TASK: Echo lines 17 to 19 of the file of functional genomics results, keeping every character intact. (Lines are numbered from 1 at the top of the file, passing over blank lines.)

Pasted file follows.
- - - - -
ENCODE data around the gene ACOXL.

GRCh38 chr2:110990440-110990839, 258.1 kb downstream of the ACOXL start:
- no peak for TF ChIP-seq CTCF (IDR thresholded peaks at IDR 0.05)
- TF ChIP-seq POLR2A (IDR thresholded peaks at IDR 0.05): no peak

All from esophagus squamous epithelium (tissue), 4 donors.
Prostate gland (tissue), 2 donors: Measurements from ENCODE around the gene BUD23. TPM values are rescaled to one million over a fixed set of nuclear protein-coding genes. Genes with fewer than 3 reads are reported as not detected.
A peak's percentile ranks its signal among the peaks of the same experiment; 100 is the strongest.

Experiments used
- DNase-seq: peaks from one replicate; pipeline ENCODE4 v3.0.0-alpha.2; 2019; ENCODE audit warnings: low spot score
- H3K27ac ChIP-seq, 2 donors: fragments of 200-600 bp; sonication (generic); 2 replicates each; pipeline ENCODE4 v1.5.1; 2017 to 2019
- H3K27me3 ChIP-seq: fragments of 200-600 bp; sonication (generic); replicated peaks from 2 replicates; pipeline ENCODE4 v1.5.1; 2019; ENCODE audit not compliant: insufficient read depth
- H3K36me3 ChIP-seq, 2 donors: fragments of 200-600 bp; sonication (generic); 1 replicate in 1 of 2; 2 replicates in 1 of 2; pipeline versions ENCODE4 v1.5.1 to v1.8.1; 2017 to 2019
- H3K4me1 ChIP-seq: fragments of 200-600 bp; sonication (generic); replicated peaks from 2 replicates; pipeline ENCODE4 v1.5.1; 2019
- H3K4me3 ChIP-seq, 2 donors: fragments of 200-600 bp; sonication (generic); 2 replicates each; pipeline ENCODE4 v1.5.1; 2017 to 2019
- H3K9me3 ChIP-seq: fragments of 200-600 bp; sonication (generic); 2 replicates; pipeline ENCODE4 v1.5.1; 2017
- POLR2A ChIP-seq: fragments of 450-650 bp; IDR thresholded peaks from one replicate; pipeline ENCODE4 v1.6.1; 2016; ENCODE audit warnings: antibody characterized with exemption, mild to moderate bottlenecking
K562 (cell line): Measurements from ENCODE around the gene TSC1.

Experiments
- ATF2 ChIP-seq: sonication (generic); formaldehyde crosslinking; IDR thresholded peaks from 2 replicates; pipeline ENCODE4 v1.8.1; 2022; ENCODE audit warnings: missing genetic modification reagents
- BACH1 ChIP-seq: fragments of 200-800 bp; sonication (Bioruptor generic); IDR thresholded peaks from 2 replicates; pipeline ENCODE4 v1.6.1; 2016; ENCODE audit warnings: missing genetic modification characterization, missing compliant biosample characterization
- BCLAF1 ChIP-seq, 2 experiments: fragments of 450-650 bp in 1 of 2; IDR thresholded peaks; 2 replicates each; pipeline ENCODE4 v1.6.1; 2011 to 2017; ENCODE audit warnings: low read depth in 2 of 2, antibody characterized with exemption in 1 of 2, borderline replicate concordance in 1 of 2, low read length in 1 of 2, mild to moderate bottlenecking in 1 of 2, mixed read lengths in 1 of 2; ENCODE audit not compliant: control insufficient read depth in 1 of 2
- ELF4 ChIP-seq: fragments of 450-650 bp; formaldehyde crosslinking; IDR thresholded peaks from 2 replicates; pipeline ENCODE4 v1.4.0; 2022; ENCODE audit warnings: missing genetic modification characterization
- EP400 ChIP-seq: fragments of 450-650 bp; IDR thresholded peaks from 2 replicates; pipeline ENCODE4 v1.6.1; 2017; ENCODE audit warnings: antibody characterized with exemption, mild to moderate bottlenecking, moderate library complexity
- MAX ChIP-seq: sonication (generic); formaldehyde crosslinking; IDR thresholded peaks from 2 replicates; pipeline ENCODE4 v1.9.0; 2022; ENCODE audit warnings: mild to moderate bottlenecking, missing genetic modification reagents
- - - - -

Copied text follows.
K562 (cell line): Measurements from ENCODE around the gene TSC1.

Experiments
- ATF2 ChIP-seq: sonication (generic); formaldehyde crosslinking; IDR thresholded peaks from 2 replicates; pipeline ENCODE4 v1.8.1; 2022; ENCODE audit warnings: missing genetic modification reagents